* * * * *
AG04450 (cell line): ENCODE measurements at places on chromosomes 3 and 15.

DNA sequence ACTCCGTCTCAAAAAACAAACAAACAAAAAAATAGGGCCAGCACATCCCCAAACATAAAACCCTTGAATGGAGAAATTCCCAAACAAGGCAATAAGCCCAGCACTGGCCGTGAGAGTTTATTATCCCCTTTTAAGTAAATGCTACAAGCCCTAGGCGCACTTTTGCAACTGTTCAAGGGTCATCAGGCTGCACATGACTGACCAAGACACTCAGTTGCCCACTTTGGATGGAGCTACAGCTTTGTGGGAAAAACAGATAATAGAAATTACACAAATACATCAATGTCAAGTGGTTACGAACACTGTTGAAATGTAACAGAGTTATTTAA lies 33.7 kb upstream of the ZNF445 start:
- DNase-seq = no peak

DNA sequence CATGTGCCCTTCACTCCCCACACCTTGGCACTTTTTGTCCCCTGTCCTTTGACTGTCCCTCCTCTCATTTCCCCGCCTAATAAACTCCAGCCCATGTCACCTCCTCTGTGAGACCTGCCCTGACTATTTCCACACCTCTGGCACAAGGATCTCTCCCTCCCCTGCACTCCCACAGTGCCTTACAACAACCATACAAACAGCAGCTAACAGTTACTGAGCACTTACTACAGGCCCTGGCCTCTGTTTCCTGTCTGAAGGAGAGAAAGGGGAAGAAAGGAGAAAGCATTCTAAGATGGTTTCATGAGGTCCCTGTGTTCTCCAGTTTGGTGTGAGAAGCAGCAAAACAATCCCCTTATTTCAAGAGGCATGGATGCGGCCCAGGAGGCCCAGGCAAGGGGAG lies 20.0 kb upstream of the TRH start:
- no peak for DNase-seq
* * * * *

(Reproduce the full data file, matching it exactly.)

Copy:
AG04450 (cell line): ENCODE measurements at places on chromosomes 3 and 15.

DNA sequence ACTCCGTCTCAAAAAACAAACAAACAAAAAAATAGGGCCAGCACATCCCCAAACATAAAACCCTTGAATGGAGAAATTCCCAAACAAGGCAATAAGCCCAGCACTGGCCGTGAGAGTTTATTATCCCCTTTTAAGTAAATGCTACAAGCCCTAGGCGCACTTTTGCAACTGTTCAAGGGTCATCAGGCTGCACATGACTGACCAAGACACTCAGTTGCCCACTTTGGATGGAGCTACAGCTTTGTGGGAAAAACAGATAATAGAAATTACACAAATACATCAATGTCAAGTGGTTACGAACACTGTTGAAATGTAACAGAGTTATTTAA lies 33.7 kb upstream of the ZNF445 start:
- DNase-seq = no peak

DNA sequence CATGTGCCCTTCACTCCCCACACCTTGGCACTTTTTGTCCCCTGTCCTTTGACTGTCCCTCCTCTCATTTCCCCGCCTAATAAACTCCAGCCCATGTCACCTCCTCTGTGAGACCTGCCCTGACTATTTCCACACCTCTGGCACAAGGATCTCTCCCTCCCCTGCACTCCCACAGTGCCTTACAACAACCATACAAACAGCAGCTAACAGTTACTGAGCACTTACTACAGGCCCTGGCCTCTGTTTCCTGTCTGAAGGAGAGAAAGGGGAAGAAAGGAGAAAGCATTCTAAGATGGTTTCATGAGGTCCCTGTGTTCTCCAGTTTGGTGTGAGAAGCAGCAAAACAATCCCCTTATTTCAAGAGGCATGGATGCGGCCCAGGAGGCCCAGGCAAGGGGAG lies 20.0 kb upstream of the TRH start:
- no peak for DNase-seq